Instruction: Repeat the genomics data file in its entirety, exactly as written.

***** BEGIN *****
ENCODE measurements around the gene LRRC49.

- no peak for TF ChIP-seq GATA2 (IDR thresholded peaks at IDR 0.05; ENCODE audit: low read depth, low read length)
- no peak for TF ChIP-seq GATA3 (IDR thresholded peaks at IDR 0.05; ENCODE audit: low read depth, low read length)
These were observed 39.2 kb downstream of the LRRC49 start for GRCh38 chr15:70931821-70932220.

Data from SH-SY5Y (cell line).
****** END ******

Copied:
ENCODE measurements around the gene LRRC49.

- no peak for TF ChIP-seq GATA2 (IDR thresholded peaks at IDR 0.05; ENCODE audit: low read depth, low read length)
- no peak for TF ChIP-seq GATA3 (IDR thresholded peaks at IDR 0.05; ENCODE audit: low read depth, low read length)
These were observed 39.2 kb downstream of the LRRC49 start for GRCh38 chr15:70931821-70932220.

Data from SH-SY5Y (cell line).